Most cells in the bodies of living organisms repeat their contents and divide physically into new cells through the process of cell division. But in many species, the germ cells, which become eggs or sperm, don’t separate completely. They remain interconnected by small bridges called annular ducts and clump together.
In a new study, Yale researchers have discovered for the first time how germ cells in fruit flies form these ring ducts, a discovery they say will provide new insights into a feature widely shared in development and in diseases in which cell division is disrupted.
The results were published March 9 in developmental cell.
Scientists have observed ring ducts in male and female germ cells in all kinds of species, from simpler organisms such as sponges and fruit flies to more complex animals such as mice and humans. And although their purpose is not fully understood, there is evidence that the annular ducts are important for cell development, the researchers say.
“For example, in female fruit flies, the annular ducts are required for the development of a functional oocyte, which is a developing egg cell,” said Lynn Cooley, CNH Long Professor of Genetics at Yale University School of Medicine and senior author of the new study. “If you block the annular ducts, the female flies develop tiny, tiny eggs and cannot reproduce.”
But how the annular canals formed remained unclear.
To better understand their formation, the researchers used a live imaging approach. They labeled several ring duct proteins in fruit flies with fluorescent particles and, using a microscope, observed what these proteins did over time in the germ cells of both males and females.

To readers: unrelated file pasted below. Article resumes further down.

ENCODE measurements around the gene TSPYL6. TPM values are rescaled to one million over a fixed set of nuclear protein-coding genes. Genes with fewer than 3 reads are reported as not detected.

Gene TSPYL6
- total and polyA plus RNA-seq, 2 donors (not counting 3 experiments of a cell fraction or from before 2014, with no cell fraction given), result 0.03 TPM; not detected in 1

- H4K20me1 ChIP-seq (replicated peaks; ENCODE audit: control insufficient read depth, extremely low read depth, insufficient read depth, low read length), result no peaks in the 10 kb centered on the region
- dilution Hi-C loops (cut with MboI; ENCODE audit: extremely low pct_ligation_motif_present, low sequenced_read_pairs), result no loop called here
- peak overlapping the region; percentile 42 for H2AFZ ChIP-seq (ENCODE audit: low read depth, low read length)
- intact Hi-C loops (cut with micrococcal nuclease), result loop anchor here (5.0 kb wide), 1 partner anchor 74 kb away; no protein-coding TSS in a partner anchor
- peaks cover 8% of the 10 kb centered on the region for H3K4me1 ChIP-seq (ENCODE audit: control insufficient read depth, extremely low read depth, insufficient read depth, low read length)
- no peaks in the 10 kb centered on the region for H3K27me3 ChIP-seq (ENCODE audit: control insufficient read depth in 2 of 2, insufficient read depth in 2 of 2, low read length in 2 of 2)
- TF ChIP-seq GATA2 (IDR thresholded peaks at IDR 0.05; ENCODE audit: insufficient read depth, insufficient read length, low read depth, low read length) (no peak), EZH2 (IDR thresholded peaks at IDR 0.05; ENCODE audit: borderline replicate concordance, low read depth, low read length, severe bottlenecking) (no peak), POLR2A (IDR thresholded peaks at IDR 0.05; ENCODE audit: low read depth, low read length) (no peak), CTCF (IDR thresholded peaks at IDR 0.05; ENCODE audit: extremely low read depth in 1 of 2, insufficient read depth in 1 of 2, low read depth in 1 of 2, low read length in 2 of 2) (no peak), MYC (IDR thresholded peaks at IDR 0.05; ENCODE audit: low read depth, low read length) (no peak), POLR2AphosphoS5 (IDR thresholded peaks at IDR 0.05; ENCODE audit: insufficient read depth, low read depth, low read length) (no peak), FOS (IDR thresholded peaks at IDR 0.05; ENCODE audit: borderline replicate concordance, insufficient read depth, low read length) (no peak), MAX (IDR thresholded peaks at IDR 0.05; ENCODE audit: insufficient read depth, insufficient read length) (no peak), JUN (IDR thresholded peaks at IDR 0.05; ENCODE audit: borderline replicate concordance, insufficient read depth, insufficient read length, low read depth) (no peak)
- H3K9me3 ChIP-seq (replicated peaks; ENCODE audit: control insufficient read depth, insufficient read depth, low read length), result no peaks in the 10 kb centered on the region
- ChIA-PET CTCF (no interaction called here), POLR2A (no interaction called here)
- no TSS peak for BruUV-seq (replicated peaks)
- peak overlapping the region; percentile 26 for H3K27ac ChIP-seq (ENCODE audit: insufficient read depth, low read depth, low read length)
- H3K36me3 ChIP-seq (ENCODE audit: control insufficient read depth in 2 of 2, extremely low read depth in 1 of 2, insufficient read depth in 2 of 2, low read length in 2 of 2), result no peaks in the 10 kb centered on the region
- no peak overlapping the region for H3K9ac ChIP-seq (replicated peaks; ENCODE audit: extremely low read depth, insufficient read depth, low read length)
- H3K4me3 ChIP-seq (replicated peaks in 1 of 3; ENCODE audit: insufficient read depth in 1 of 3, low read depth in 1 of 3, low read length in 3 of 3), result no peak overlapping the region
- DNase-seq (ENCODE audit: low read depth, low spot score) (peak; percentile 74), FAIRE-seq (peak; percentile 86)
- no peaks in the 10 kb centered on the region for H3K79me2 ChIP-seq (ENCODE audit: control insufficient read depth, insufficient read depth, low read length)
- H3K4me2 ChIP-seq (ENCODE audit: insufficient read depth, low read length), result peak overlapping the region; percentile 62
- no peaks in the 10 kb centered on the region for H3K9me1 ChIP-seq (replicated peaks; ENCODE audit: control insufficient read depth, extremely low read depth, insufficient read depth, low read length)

“When we did that, we saw the first signs of a structure we call the germinal midline,” said Carrie Price, a postdoctoral fellow in the Cooley lab and lead author of the study.
The midbody is a structure that forms during cell division and one of its roles is to recruit molecules needed to cut cells at the end of the process. In the study, the researchers found that an unusually large mesangial body formed in the germ cells of a fruit fly remained stuck for 20 to 30 minutes, and then, instead of initiating full separation, underwent a radical reconfiguration from ball to ring. These midbody loops then became stable annular channels connecting sister cells.
The researchers also found this transition of the channel from the midbody to the annulus in polyps and freshwater mice, suggesting that it is a feature that has been conserved throughout evolution.
“To see this small, solid body turn into a ring — it hadn’t been observed in healthy, living cells before. It was absolutely amazing to us; it was an ‘a-ha’ moment,” Cooley said. “And it would have been hard to detect this in anything else. other than fruit flies. This study is a great example of how model systems such as fruit flies are essential to understanding the underlying mechanisms of development.”
In addition to being an important step toward understanding the function and formation of the annular ducts, the researchers say, the new finding may also give insight into the incomplete cell division that occurs in typical development across a variety of species and in diseases in which incomplete cell division is present. Implicated, such as colorectal cancer, Hodgkin’s lymphoma, and some immunodeficiency syndromes.
The findings may also help scientists understand the beginnings of evolution.
“There are very primitive organisms that, when they divide, make colonies that are connected by fixed cell bridges, much like what we see with germ cells,” Cooley said. “This way of keeping sister cells connected in a colony or cluster is probably the beginning of how multicellular evolution happens, and germ cells are probably a reflection of that.”
Moving forward, the researchers aim to identify the mechanisms that drive germ cells to stay attached.
“In this current study, we saw that blocking an enzyme called citron kinase delays or prevents the transition of the duct from the midbody into the loop,” Price said. “So we’re looking at Citron kinase more deeply to see what exactly it does in these cells during division.”